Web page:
Canadian Consulting Engineer

Preparing proposals is a costly business — and not just for consultants

March 31, 2015

Cal Harrison of Winnipeg says the Request for Proposal process is wasting billions of Canadian taxpayers' money because collectively firms are often expending more than the cost of the projects themselves.

Cal Harrison of Winnipeg is arguing that the Request for Proposal process is wasting billions of Canadian taxpayers’ money.

Harrison is a Certified Management Consultant, international conference speaker, university lecturer and author of two books on selling and buying professional services.

Harrison argues that in many cases the cumulative costs that firms incur in writing proposals when bidding against each other are actually greater than the value of the project they are bidding on.

“Here’s an example,” he writes in a promotion for his latest book: “Recently 38 architecture firms were forced to spend approximately $20,000 each (mostly spent doing detailed pricing) to each write a proposal to try and win a project that would pay one winner $50,000 in fees. That meant that in total, those 38 firms spent $760,000 writing proposals so that one firm could win a $50,000 project. And over time that $760,000 is going to be billed right back to the tax payer or end user.”


Harrison adds that it’s common for architects and engineers to win about one in four projects that they write proposals for. “What that means is that the one project that they win has to cover the proposal writing expenses for the three projects they lose.”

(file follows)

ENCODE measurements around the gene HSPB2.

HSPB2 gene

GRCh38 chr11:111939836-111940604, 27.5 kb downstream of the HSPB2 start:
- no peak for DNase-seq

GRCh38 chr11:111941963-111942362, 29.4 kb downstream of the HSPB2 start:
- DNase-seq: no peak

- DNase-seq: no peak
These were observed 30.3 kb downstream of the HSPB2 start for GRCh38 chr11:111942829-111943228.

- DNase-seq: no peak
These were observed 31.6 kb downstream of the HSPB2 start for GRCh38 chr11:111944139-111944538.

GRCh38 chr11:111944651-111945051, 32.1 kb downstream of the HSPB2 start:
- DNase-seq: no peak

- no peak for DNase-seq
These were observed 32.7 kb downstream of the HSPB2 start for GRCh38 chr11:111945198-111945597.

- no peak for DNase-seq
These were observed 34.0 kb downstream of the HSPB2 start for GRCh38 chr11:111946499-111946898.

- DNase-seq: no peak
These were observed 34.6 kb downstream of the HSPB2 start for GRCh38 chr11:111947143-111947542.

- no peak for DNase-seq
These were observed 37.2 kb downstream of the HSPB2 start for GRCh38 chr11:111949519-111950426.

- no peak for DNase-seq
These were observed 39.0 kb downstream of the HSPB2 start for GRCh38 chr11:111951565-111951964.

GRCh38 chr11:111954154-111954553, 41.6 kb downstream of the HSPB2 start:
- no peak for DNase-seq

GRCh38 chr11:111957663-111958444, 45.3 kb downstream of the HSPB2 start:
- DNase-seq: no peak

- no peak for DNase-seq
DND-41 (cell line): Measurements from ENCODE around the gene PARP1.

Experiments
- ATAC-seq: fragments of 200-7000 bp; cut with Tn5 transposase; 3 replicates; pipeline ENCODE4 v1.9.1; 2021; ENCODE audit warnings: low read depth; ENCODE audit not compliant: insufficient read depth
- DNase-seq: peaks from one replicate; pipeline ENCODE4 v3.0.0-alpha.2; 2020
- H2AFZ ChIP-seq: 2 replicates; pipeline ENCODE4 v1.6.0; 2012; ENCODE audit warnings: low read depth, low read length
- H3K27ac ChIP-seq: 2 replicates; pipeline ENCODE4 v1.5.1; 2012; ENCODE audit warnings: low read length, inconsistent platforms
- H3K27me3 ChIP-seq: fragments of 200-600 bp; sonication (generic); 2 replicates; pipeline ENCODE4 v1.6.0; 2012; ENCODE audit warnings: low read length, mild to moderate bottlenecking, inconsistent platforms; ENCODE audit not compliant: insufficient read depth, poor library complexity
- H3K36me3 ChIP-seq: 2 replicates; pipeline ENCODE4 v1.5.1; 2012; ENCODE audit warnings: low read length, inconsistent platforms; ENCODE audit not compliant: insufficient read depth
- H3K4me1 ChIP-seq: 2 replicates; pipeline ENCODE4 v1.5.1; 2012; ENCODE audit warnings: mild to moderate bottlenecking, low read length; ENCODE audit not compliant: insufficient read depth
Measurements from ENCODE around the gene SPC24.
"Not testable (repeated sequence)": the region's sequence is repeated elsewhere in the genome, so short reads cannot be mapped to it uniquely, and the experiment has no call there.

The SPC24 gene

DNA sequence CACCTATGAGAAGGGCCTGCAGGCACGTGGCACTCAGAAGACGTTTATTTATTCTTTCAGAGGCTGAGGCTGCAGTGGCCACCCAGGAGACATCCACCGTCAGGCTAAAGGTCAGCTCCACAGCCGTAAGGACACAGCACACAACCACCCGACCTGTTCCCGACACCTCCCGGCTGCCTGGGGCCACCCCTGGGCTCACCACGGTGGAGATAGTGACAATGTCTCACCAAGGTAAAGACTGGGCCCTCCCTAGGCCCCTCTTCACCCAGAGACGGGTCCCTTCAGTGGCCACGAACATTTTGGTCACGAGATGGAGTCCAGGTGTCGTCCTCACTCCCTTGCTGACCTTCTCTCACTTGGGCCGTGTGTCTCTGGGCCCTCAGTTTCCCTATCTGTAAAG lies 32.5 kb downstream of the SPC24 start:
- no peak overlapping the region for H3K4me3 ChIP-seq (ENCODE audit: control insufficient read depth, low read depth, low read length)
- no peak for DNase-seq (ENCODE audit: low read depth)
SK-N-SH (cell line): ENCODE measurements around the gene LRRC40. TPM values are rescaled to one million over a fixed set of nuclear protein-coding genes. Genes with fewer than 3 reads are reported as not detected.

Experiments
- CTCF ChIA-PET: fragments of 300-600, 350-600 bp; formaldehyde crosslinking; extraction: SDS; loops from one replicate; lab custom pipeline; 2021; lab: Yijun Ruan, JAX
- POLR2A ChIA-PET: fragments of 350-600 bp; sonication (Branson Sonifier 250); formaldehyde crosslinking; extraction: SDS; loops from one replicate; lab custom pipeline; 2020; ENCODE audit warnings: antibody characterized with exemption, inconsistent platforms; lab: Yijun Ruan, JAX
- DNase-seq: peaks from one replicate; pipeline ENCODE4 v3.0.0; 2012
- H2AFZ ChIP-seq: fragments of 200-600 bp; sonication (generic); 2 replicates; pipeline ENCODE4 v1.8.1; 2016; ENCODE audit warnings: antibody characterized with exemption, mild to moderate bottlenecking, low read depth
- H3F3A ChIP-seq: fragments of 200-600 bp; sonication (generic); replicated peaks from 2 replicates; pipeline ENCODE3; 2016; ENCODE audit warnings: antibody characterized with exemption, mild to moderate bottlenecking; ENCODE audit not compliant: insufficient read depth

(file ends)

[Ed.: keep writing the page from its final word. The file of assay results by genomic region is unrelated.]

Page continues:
Harrison estimates that the inefficiency of the RFP system is costing the Canadian economy $5 billion each year.

“Pricing a complex project can take weeks for an architect, engineer or management consultant to figure out. Why have 30 or 40 firms do all that work when it makes much more sense to pick the one firm that you identify as most qualified to do the work and then negotiate a price with just them? The selection will be quicker, less costly, and research from the American Public Works Association indicates the final price will be three times more accurate meaning fewer unexpected cost overruns especially in construction related projects,” he adds.

“Whenever you see a large construction project going way over budget it’s likely that they did not use Qualifications Based Selection to select the vendors,” says Harrison.

He points out that the U.S. federal government introduced the Brooks Act in 1972 that mandates that architecture or engineering firms cannot be hired based on price. He wonders why Canada is still 43 years behind our neighbours to the south.

“Even a small professional services firm can be forced to spend hundreds of thousands of dollars each year writing proposals — so reducing that burden even just 10 or 20 per cent could be a big thing for our economy,” Harrison says. “Imagine what our roads and communities would look like if we could take all $5 billion dollars and shift them from writing proposals that end up in the shredder to doing things that actually add value to our communities – like investing in jobs, new research, selling into new geographic markets or reducing the cost of government?”

He writes: “Although the public believes that low bid competitions for government (and other) contracts will result in low costs and ultimately low taxes, research confirms that buying on lowest price usually costs more in the long run. Price is the worst way to select a professional services provider.”

To watch a short video of Harrison arguing for “RFP Reform,” click here.

To obtain a digital copy of Harrison’s book, Buying Professional Services: Replacing the Price-Based Request for Proposal with Qualifications-Based Selection, e-mail


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